Lawsuit says Boy Scouts withheld information that allowed sexual abuse
A lawsuit filed on behalf of 12 Seattle-area boys who say they were sexually abused by Scout leaders alleges the Boy Scouts of America hid information about thousands of known pedophiles operating within its camps and troops.
Seattle Times staff reporter
The Boy Scouts of America’s failure to share information about known child molesters allowed the sexual abuse of at least 12 Seattle-area boys over three decades, according to a lawsuit filed Thursday in King County Superior Court.
One of the nation’s largest youth organizations failed to protect children in its care by deliberately and negligently withholding information from its local chapters about known and suspected child abusers, the civil suit alleges.
The plaintiffs’ attorney, Tim Kosnoff, said the national Boy Scouts of America (BSA) for decades maintained documents with the names and deeds of known and suspected child molesters involved in scouting.
The information contained in those documents, called the “perversion” files by the BSA itself, was never shared with local Boy Scout sponsors, councils or leaders, according to the suit. Neither was it reported to police or shared with the parents of Scouts, the suit says.
Some of those secret documents, including ones containing the names of 6,500 child molesters, have been made public in recent years, but an additional 15,000 documents were destroyed, Kosnoff said.
Kosnoff said BSA’s failure to act when it first learned of the abuses and its refusal to acknowledge or take responsibility for the problem now means the organization remains a “magnet” for pedophiles and a “petri dish” for abuse.
“If they can’t run their organization so it’s not porous to offenders ... it is not a safe place to trust your sons,” he said at a news conference on Thursday morning in Seattle.
A spokesman for the national BSA emailed a statement Thursday saying the organization could not comment on the lawsuit. However, BSA spokesman Deron Smith wrote that the organization “deeply” regrets the abuse of Scouts and believes any “instance of child victimization or abuse is intolerable and unacceptable.”
Smith said BSA was one of the first youth programs to develop youth-protection policies and procedures that include background checks of troop leaders and volunteers.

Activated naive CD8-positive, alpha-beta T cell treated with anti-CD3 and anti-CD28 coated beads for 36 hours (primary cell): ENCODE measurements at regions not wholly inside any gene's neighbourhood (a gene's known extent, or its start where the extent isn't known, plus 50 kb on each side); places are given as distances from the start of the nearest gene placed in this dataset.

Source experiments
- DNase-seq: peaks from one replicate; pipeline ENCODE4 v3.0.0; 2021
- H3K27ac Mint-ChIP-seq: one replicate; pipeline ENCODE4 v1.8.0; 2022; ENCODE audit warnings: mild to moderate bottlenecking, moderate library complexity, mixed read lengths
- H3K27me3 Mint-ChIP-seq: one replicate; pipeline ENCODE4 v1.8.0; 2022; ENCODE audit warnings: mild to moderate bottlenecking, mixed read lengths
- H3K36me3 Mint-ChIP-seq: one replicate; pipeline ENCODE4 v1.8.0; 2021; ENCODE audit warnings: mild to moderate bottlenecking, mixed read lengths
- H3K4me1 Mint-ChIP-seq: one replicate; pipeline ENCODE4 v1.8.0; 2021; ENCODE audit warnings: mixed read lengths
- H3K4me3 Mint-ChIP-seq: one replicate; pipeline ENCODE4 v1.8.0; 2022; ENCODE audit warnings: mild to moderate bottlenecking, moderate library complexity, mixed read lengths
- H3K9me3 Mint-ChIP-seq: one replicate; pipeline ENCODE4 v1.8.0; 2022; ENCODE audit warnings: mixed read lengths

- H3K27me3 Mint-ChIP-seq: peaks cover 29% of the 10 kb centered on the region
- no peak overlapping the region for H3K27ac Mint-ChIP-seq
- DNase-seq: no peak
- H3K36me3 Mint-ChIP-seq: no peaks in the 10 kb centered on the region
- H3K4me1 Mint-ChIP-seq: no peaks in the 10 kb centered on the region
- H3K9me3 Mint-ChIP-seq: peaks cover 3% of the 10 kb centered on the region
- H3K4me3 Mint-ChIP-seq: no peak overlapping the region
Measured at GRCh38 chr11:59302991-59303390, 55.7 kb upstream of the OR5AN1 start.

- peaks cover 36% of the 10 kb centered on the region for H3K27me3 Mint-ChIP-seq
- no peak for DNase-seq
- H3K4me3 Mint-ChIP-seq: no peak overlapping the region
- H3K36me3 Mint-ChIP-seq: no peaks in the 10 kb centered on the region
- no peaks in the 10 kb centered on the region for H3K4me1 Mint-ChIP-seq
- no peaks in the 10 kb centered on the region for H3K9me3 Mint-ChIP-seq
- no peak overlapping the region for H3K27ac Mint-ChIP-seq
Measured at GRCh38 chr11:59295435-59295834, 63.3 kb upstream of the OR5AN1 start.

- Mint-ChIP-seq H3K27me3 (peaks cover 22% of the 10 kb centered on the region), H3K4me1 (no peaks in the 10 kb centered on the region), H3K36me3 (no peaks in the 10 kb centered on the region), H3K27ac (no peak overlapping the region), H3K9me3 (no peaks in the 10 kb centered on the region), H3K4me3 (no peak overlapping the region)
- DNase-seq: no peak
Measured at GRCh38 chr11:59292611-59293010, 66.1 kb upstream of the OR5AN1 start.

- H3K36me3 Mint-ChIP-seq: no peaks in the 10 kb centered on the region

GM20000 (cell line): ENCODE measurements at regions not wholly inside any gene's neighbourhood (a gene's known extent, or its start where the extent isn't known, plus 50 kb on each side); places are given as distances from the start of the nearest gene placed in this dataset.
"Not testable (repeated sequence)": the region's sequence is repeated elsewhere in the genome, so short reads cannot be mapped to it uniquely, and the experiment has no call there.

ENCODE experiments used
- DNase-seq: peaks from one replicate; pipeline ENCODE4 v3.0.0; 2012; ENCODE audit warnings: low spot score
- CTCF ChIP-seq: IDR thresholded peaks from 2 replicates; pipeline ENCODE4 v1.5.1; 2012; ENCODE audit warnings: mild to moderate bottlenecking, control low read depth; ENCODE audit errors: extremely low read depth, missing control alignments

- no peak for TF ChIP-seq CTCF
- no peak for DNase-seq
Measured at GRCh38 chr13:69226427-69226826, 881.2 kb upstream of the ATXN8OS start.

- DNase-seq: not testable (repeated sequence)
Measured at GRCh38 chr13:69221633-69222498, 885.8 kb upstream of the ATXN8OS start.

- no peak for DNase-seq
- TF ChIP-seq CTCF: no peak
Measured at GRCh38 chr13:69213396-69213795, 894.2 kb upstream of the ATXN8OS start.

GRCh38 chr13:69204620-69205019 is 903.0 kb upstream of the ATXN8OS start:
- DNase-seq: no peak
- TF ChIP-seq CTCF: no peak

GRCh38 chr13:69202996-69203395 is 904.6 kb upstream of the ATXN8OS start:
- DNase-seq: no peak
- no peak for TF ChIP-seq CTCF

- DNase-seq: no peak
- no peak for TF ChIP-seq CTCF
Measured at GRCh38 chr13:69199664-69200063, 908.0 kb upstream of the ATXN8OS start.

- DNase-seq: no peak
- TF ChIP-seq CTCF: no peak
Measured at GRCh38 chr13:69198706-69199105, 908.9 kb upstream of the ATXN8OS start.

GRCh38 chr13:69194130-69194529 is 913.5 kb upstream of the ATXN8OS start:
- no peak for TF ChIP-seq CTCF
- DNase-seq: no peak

Kosnoff said BSA has sought to shield itself from legal responsibility for the abuses by claiming it has no responsibility for the actions of its local councils. However, Kosnoff said, that is patently untrue. The national organization exerts an ultimate and exacting control over all its local chapters, including issuing nationwide decrees on what kind of Scout leaders can be hired, he said.
The lawsuit, which was filed on behalf of 12 victims, names as respondents the national BSA, several local Boy Scout councils, the churches that sponsored the local troops, paid leaders and unpaid volunteers, including 13 men who are alleged to have abused boys or to have known of abuse they did not report.
According to the lawsuit, the victims were between ages 11 to 17 when they were raped and molested, sometimes over a period of time and sometimes by more than one Scout leader.
Many of the abuses outlined in the lawsuit occurred while the boys were either on hiking and camping trips or at Boy Scout-operated camps in Snohomish and Jefferson counties between 1960 and 2006.
The youngest plaintiff is now 18, according to the suit.
Kosnoff and his law partner, Dan Fasy, are currently representing more than 100 boys and men nationwide who are suing the Boy Scouts for injuries stemming from sexual abuse.
The suit filed on Thursday, the largest of its kind filed in Washington to date, seeks unspecified damages.
But, Kosnoff said, “the injuries to our clients are astronomical. You cannot put a price on what was taken from them.”
Christine Clarridge can be reached at firstname.lastname@example.org or 206-464-8983.